Hindemith, Paul: Sonata for Viola and Piano, Op. 11 no. 4

At just about the time when he wrote his Viola Sonata, Op. 11 no. 4, PAUL HINDEMITH became a violist. He had initially trained to be a violinist at the Frankfurt Hoch Conservatory, and added composition to his studies in 1912. In 1914, he joined the Frankfurt Opera Orchestra as a violinist, and by 1917 had been named its leader (concertmaster). But later that year, Hindemith was called up to the German army, first to play in a regimental band (playing bass drum) and later to fight in the trenches of Belgium; after the war, he returned to the opera orchestra, and asked to be placed in its viola section.

By 1919, Hindemith had put together a fair collection of works. As a young composer, he had studiously looked to late Romantic models; by this time, however, he had begun to shift his outlook much more to the modern. The viola sonata seems to have two major stylistic sources: first, the music of Debussy, reflected in expansive gesture, limpid harmony, and ambiguity of phrasing; second, his new interest in playing the viola, which the sonata indulges mightily. It is beautifully written for viola.

There is an anecdote about Hindemith and Debussy which not only reflects Hindemith’s respect for the great French composer, but also hints, in a broad way, at the roots of his notion of music composed for specific purposes (Gebrauchmusik) – except in this case the purpose he describes is not social and site-specific, but general and emotionally charged. When he first joined the military band, Hindemith formed a string quartet from its members, and on what must have been March 25, 1917, or soon after, they were reading through Debussy’s String Quartet. While they were playing, they were informed of Debussy’s death:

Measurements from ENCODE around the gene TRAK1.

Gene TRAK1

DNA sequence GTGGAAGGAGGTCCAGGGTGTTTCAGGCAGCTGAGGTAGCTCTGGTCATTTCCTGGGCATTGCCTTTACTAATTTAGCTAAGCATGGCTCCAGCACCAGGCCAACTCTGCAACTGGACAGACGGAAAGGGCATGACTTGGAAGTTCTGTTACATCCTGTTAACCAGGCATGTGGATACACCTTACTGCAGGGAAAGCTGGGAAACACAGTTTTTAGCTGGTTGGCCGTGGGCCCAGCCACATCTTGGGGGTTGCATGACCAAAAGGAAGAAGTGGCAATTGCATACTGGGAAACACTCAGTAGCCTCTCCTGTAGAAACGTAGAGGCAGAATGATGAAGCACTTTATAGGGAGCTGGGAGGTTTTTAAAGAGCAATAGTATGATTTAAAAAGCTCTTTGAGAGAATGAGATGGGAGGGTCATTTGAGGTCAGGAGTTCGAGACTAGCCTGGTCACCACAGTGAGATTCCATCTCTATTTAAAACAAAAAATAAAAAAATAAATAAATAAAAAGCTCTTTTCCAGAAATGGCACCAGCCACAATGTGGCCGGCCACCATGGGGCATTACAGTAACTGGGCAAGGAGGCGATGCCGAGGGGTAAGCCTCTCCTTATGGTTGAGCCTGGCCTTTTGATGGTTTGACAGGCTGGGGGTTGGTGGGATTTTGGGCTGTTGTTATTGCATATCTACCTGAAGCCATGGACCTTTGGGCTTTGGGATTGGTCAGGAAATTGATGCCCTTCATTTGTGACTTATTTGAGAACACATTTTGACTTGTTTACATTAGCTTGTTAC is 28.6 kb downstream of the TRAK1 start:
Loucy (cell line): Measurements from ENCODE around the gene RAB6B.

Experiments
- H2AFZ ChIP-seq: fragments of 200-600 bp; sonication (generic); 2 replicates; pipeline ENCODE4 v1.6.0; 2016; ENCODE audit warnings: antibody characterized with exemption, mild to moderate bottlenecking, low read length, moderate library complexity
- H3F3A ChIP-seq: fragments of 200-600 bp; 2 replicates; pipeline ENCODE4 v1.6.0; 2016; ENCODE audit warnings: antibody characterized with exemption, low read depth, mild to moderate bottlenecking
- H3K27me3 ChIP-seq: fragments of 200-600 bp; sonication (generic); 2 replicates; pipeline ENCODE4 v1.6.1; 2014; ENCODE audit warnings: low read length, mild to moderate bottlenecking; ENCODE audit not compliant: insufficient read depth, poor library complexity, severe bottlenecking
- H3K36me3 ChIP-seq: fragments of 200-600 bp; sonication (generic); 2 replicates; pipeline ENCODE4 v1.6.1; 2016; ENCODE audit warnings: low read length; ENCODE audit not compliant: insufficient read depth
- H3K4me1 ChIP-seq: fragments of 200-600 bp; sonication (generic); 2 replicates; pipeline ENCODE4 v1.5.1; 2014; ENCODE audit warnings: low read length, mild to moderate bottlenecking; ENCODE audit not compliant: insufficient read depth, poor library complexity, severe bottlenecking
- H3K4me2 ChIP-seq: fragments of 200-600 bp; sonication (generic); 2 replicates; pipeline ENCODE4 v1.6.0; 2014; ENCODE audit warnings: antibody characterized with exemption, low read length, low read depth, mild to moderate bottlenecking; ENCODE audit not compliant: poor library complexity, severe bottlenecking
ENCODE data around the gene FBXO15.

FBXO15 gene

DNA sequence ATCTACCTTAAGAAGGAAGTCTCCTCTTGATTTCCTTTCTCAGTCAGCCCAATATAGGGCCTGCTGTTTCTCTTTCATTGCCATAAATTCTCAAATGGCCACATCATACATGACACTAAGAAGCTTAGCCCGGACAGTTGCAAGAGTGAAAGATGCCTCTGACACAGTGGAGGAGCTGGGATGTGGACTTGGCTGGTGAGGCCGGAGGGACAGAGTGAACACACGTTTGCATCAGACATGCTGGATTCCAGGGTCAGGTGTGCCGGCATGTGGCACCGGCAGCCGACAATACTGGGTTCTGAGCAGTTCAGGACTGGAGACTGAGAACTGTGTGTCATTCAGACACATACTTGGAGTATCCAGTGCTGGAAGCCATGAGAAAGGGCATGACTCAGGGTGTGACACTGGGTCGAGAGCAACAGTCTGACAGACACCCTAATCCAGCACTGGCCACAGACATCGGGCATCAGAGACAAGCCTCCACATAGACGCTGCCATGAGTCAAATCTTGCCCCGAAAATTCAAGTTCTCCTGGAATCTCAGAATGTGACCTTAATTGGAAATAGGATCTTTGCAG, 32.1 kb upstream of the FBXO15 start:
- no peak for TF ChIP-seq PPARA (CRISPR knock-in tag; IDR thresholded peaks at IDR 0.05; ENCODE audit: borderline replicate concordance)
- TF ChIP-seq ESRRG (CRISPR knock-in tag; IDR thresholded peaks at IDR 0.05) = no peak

We did not play to the end. It was as if our playing had been robbed of the breath of life. But we realized for the first time that music is more than style, technique and the expression of powerful feelings. Music reached out beyond political boundaries, national hatred and the horrors of war. On no other occasion have I seen so clearly what direction music must take.